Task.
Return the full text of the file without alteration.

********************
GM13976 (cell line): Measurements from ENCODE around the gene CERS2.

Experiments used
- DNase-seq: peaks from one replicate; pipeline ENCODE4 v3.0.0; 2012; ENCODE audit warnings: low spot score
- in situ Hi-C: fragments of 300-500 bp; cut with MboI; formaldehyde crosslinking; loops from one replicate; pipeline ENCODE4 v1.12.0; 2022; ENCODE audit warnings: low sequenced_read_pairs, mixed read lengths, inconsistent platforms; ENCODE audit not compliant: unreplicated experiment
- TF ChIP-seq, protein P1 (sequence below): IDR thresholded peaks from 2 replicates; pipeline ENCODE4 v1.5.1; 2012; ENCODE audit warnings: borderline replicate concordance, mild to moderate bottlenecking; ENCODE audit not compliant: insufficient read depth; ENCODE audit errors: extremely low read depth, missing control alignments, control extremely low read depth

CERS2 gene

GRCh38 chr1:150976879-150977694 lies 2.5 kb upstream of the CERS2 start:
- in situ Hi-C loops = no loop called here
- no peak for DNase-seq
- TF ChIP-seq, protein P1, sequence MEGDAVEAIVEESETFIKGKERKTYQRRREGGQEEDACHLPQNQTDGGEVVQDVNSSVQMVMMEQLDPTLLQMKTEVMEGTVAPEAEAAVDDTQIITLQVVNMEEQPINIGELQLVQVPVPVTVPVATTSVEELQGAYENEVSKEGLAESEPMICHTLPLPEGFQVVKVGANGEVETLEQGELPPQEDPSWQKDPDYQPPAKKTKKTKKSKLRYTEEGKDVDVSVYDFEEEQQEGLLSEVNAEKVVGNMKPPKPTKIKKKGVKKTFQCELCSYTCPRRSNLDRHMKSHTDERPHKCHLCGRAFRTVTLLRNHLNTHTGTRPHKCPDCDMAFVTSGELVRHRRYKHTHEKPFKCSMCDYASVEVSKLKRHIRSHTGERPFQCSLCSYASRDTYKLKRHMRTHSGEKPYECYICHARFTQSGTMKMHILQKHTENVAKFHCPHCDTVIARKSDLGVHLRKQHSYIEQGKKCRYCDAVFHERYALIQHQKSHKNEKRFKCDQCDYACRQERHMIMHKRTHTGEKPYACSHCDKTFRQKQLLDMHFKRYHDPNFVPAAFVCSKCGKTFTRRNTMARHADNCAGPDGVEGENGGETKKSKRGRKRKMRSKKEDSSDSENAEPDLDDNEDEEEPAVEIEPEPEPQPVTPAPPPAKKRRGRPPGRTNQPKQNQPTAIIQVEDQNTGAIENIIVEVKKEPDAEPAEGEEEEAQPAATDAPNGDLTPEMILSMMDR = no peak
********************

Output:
GM13976 (cell line): Measurements from ENCODE around the gene CERS2.

Experiments used
- DNase-seq: peaks from one replicate; pipeline ENCODE4 v3.0.0; 2012; ENCODE audit warnings: low spot score
- in situ Hi-C: fragments of 300-500 bp; cut with MboI; formaldehyde crosslinking; loops from one replicate; pipeline ENCODE4 v1.12.0; 2022; ENCODE audit warnings: low sequenced_read_pairs, mixed read lengths, inconsistent platforms; ENCODE audit not compliant: unreplicated experiment
- TF ChIP-seq, protein P1 (sequence below): IDR thresholded peaks from 2 replicates; pipeline ENCODE4 v1.5.1; 2012; ENCODE audit warnings: borderline replicate concordance, mild to moderate bottlenecking; ENCODE audit not compliant: insufficient read depth; ENCODE audit errors: extremely low read depth, missing control alignments, control extremely low read depth

CERS2 gene

GRCh38 chr1:150976879-150977694 lies 2.5 kb upstream of the CERS2 start:
- in situ Hi-C loops = no loop called here
- no peak for DNase-seq
- TF ChIP-seq, protein P1, sequence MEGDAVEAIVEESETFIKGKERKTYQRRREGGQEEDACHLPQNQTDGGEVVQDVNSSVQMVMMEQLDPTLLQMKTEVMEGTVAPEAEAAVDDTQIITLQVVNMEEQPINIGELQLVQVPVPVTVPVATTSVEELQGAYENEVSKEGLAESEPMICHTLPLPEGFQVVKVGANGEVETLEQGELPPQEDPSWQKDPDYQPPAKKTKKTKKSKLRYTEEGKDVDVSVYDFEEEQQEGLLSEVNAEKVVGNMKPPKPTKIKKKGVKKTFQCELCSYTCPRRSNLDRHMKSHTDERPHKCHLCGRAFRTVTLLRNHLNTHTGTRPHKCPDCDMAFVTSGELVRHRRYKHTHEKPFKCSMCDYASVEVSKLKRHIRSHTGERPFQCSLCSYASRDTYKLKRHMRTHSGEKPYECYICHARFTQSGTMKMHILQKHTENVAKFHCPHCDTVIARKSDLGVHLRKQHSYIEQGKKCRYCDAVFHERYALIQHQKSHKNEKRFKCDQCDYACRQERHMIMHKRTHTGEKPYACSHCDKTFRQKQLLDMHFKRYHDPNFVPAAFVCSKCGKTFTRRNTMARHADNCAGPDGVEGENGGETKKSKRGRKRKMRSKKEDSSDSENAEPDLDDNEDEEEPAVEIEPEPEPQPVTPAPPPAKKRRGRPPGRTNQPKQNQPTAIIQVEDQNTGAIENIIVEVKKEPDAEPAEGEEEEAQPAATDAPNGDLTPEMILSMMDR = no peak